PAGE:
The second part of our moving adventure is where the chaos, stress and craziness set in.
We picked up the keys to our new home on May 24th. I scheduled our final departure of the old house for June 20th. We just made it. I had no idea how much stuff we had accumulated over the past sixteen years. I had no idea how many used up paint cans would have to be disposed of. I had no idea how many books, holiday decorations, tools, collections and junk we had stored in sheds, closets and drawers. I found a large stash of VHS tapes, cassette tapes and CDs. Most of which we can, nor choose to use. With iTunes, Hulu, On Demand, etc. there's little need for physical media. When it came time to pack up and move the studio, my daughter uttered, "My mom just had to be an artist." There is some truth to that. Moving the studio was a huge job in itself.
Along the way I purged a lot. I kept the good to be donated to charity and piled up the bad to be taken to the dump. I encouraged my daughter and husband to purge. That wasn't easy. In all, I sent my husband on a few charity trips and two trips to the dump (excluding all the hazardous waste that needed to be taken separately).
Through all the packing, cleaning and moving I felt extremely alone. I had many a "why-must-I-do-everything" moments. Mr. Milkman is self employed and works a lot of hours. Quite often, he just isn't available. I was handling it okay until we had our moving day and began living in our new home. We jumped through hoops to keep our four-legged kids, but as it turned out, the little yapper dogs behind us in our new neighborhood did not take kindly to our Australian Shepherd, Alby. They are fence fighters. Every time we took Alby outside they would bark and jump and scratch at the fence and stick their noses though the small wood-knot holes. Alby, of course, was very reactive to this. Our previous neighbors had dogs, but they ignored Alby and he ignored them. Sometimes they'd stand in their respective places across from each other at the fence line and stare at each other, but never did they bark at each other or get into fence fights. My stress level went into overload as I had to keep Alby locked in the house, in his crate or on a leash during potty trips. He didn't take too kindly to this. He love, love, loves being outside playing, running, chasing balls and frisbees. One morning he yanked the leash so hard to get outside he slammed me into the door jam. I raised my arm to protect my head and banged up my wrist pretty darn good. It hurt! And, it brought me to tears. The stress levy cracked and I'd reached the point of "I-can't-take-this-anymore." There was still so much to do at the old house and so much unpacking to do here at the new house. I had no idea when I'd get to my studio and it was beginning to feel like there was no end to this process. In that moment, it all came crashing down on me.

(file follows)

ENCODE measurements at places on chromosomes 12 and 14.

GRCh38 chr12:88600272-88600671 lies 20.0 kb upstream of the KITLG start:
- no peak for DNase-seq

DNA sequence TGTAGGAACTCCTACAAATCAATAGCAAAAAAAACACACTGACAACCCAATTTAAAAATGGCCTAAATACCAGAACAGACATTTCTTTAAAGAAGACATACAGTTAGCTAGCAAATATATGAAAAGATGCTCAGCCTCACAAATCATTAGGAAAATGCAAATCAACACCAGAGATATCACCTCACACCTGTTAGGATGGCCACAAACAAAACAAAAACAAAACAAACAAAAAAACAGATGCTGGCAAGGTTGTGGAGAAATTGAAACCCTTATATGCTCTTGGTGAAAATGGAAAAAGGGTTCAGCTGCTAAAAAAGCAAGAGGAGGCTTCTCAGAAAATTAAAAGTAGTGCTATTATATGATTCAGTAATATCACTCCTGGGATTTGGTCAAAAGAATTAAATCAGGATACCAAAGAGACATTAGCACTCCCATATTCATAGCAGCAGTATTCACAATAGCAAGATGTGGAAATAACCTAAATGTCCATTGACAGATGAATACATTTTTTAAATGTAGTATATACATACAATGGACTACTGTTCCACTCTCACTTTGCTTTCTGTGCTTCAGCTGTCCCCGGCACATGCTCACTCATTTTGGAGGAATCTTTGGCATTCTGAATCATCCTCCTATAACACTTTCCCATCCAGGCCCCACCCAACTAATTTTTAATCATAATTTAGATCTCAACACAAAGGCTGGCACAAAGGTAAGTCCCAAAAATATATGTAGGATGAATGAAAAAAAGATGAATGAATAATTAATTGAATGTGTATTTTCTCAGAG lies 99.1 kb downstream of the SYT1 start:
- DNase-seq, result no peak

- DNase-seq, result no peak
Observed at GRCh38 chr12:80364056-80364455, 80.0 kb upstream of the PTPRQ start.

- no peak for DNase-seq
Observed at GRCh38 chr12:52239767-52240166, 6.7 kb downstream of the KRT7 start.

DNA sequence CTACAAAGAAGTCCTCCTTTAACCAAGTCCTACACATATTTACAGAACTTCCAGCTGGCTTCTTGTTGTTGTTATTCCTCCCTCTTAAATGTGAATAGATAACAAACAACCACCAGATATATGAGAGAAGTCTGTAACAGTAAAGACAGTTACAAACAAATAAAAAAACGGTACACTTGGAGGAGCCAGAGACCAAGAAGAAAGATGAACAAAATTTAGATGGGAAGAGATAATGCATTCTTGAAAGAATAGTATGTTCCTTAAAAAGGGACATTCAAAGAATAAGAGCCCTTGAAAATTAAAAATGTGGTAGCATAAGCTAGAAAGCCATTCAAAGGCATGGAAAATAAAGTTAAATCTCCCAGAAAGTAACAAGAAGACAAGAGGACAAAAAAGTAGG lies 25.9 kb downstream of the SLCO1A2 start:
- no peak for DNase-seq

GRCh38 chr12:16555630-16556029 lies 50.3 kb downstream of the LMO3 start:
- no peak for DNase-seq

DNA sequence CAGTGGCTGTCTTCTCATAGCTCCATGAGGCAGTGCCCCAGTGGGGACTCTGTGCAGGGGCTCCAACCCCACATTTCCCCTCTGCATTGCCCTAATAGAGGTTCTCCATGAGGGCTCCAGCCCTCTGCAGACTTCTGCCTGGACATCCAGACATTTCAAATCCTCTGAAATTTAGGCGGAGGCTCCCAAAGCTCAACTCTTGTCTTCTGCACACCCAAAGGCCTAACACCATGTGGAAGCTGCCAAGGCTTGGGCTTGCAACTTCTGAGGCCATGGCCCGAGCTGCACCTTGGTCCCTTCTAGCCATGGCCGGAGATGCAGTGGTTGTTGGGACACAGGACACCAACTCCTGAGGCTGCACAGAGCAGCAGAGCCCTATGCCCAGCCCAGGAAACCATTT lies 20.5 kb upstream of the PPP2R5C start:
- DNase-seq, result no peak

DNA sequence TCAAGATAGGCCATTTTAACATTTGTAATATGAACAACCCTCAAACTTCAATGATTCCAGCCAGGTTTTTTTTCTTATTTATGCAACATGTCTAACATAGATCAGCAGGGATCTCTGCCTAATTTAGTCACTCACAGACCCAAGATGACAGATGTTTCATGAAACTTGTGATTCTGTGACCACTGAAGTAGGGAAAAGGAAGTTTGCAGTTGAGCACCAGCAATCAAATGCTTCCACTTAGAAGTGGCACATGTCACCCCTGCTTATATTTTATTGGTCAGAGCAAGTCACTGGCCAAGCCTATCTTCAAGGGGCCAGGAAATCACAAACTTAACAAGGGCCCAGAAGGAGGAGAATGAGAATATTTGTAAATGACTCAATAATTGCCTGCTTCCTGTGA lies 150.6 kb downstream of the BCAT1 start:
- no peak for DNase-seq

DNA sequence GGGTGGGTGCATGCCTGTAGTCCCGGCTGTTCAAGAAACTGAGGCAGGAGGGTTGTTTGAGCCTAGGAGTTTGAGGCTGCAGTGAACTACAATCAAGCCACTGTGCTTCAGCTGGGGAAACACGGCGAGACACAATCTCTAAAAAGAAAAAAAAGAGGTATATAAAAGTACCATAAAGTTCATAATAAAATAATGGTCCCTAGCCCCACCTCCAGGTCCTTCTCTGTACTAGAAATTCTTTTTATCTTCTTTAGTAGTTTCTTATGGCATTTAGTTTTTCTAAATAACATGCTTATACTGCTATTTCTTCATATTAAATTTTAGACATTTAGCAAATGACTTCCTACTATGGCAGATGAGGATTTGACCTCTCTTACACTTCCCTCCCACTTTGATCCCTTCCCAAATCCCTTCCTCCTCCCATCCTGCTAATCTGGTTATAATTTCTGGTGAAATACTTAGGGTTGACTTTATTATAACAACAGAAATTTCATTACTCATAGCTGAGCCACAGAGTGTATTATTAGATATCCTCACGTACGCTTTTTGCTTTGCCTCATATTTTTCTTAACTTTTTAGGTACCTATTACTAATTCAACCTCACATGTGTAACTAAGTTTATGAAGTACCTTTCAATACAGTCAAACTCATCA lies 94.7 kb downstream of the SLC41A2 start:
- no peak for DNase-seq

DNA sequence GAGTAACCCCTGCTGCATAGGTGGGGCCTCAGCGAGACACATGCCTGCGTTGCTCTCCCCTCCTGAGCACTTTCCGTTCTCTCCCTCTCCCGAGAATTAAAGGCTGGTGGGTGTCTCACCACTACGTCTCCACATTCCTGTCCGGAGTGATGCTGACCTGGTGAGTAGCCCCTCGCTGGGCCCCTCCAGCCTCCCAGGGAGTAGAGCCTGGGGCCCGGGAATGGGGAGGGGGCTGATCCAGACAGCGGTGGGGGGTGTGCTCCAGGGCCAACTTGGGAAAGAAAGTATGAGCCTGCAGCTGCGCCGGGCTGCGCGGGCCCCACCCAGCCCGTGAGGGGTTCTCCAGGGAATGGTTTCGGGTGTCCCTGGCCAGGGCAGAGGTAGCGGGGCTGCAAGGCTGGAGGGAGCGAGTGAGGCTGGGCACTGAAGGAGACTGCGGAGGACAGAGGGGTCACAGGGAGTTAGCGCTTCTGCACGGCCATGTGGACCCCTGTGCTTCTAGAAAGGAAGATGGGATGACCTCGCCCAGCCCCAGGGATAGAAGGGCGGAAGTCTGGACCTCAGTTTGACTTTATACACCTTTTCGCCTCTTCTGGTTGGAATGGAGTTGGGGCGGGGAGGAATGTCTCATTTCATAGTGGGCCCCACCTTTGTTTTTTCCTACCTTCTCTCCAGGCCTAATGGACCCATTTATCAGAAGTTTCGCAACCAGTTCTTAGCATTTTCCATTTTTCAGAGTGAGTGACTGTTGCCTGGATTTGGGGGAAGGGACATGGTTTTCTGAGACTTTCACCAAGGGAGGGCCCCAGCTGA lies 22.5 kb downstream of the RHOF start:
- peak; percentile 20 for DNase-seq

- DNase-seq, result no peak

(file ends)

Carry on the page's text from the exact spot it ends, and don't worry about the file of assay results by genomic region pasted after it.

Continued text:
We finally decided it would be best to find Alby a new home where he could be free to run and play and would be loved and cared for. I put the word out and through social media we were connected with a delightful couple in Granite Bay, with a large home, an acre of land and two dogs of their own. We took Alby out for a meet and greet to see how the dogs would interact with each other. No blood was drawn so they agreed to adopt Alby as their own. It was difficult and it's weird around here without the pitter-patter of Alby's paws tapping across the tile floors. However, my heart was alleviated when his new mama sent me photos and a video of Alby hanging out with his new papa and chasing balls with his "siblings."
We finally wrapped up the old house and it has been so wonderful to get up in the morning, sip my coffee on the deck and rediscover my creative planner knowing that I did not have to return to *that* house. A couple of new rugs from IKEA and a few new bookcases (two with doors) and I'm ready to put my art loft together and paint the top of my art island.
Things finally appear to be coming together.